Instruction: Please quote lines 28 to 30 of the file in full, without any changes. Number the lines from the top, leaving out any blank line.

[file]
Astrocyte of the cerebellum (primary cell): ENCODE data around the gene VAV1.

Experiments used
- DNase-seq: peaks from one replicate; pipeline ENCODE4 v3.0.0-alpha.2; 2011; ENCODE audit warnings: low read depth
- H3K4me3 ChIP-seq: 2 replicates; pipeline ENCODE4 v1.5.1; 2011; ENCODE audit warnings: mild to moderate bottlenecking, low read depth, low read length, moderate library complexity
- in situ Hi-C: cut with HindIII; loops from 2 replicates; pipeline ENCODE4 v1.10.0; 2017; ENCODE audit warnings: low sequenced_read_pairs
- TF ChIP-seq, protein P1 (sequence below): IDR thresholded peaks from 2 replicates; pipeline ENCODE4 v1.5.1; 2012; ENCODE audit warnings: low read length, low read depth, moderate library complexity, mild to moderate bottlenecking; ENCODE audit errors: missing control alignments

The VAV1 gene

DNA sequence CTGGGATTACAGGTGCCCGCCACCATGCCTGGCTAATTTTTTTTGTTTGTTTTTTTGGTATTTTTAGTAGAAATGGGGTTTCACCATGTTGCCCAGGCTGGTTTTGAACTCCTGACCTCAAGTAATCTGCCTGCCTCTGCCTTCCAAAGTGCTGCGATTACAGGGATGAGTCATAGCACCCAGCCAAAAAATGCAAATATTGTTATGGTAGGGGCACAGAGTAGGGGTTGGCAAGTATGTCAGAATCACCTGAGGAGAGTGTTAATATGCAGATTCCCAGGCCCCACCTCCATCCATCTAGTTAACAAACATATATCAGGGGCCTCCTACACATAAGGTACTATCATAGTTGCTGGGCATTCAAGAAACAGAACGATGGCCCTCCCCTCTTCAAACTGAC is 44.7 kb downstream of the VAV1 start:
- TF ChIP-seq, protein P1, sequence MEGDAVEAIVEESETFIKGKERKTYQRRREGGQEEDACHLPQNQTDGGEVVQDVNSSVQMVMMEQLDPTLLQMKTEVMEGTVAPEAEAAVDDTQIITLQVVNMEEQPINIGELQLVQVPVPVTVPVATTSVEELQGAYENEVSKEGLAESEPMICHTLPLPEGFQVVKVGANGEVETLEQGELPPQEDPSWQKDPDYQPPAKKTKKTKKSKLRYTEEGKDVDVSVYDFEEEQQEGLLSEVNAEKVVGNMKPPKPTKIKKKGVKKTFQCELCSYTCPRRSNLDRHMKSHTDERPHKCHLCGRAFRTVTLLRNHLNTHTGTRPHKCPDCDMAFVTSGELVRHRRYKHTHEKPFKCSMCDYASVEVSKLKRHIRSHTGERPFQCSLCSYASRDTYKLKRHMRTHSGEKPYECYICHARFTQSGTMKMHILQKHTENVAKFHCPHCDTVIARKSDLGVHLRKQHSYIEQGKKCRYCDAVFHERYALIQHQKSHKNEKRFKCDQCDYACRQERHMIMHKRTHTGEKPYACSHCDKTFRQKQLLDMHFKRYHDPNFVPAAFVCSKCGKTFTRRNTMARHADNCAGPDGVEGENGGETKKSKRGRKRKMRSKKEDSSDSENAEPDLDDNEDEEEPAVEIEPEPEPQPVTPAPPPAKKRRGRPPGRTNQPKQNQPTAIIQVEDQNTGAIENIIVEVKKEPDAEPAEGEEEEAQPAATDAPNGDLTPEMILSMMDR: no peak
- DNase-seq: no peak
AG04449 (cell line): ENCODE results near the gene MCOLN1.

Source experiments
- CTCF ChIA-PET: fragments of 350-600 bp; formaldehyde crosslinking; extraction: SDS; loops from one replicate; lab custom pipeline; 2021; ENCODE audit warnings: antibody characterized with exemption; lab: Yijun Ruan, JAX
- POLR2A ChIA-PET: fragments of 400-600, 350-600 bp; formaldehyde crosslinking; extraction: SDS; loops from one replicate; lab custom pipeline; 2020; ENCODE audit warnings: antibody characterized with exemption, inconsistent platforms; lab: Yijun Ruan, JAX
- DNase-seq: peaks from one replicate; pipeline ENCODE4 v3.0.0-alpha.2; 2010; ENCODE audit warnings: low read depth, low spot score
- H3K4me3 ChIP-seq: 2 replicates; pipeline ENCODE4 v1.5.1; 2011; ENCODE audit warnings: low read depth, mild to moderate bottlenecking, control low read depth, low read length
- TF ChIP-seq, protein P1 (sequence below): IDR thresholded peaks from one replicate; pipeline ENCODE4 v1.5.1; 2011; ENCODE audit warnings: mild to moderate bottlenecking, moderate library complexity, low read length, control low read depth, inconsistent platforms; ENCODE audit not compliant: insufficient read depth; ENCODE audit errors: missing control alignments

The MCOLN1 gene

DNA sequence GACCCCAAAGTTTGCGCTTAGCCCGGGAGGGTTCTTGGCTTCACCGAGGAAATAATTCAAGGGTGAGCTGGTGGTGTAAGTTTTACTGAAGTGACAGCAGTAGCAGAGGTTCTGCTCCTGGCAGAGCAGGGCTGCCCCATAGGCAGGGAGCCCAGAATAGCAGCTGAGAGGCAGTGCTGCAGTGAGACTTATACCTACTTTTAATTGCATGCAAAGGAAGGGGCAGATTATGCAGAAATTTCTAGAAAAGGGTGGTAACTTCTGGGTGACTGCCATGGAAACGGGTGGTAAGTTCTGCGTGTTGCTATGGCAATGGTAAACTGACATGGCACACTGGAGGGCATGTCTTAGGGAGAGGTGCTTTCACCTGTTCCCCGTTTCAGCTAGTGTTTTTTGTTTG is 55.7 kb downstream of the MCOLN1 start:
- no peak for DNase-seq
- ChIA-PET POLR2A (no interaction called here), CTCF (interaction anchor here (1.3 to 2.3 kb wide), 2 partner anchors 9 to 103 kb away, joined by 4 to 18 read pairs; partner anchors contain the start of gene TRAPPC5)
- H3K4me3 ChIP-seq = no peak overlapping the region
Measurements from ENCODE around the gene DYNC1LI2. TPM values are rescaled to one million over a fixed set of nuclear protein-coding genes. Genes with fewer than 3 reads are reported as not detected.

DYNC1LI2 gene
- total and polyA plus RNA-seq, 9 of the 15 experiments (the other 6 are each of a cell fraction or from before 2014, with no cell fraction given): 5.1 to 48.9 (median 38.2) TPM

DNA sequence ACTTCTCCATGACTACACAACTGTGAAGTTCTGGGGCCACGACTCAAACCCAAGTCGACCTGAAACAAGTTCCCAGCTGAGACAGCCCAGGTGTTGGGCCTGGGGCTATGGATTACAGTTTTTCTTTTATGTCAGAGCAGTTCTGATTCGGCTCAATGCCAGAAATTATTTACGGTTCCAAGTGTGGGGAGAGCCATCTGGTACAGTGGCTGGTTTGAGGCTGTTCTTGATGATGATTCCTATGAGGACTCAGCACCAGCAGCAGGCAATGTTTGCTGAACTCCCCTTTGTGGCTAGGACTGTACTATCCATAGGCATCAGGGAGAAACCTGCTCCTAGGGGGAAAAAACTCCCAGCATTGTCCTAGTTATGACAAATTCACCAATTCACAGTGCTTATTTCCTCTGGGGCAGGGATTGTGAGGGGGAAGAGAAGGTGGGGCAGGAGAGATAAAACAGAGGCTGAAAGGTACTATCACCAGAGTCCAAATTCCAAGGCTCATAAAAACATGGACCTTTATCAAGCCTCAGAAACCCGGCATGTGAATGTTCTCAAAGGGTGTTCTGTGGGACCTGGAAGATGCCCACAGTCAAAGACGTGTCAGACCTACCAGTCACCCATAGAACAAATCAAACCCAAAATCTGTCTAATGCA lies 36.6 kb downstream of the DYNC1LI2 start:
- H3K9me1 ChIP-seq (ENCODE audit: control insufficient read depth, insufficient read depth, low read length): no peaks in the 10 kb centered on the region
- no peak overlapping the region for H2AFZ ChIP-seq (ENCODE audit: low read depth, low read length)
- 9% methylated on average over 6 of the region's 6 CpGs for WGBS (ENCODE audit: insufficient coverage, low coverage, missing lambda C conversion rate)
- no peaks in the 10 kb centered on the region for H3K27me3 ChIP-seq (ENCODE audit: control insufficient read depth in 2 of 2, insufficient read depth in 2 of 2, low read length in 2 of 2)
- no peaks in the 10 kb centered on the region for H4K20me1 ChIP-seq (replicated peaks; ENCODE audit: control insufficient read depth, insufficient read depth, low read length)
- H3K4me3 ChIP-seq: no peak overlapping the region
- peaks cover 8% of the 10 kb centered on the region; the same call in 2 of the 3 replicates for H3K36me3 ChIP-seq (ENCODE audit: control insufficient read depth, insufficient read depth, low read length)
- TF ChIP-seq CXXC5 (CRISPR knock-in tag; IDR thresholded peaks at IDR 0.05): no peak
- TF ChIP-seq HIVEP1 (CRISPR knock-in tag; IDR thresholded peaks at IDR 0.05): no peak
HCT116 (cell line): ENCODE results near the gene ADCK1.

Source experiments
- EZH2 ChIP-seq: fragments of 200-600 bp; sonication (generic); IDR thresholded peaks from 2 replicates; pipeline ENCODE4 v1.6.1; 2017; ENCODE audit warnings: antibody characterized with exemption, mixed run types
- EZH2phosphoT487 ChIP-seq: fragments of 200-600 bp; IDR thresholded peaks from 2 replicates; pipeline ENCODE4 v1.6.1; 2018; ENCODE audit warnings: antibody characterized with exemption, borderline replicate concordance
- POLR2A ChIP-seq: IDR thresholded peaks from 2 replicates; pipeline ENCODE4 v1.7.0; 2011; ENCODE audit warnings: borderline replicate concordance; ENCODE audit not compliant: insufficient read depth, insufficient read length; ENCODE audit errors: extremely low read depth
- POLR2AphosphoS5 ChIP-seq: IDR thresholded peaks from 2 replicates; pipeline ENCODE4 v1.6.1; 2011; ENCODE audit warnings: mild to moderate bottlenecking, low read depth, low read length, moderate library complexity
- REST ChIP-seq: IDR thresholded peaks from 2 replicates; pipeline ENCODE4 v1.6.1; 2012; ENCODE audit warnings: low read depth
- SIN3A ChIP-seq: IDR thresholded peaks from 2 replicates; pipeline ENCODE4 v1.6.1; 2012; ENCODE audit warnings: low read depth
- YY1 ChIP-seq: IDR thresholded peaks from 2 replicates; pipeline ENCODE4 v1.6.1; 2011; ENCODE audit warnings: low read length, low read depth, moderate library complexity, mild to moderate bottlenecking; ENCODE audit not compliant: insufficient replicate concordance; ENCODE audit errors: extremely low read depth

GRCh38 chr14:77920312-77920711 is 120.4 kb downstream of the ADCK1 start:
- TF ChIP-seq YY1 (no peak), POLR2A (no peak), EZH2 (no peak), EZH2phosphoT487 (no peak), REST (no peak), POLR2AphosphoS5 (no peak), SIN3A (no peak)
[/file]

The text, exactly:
- no peak overlapping the region for H2AFZ ChIP-seq (ENCODE audit: low read depth, low read length)
- 9% methylated on average over 6 of the region's 6 CpGs for WGBS (ENCODE audit: insufficient coverage, low coverage, missing lambda C conversion rate)
- no peaks in the 10 kb centered on the region for H3K27me3 ChIP-seq (ENCODE audit: control insufficient read depth in 2 of 2, insufficient read depth in 2 of 2, low read length in 2 of 2)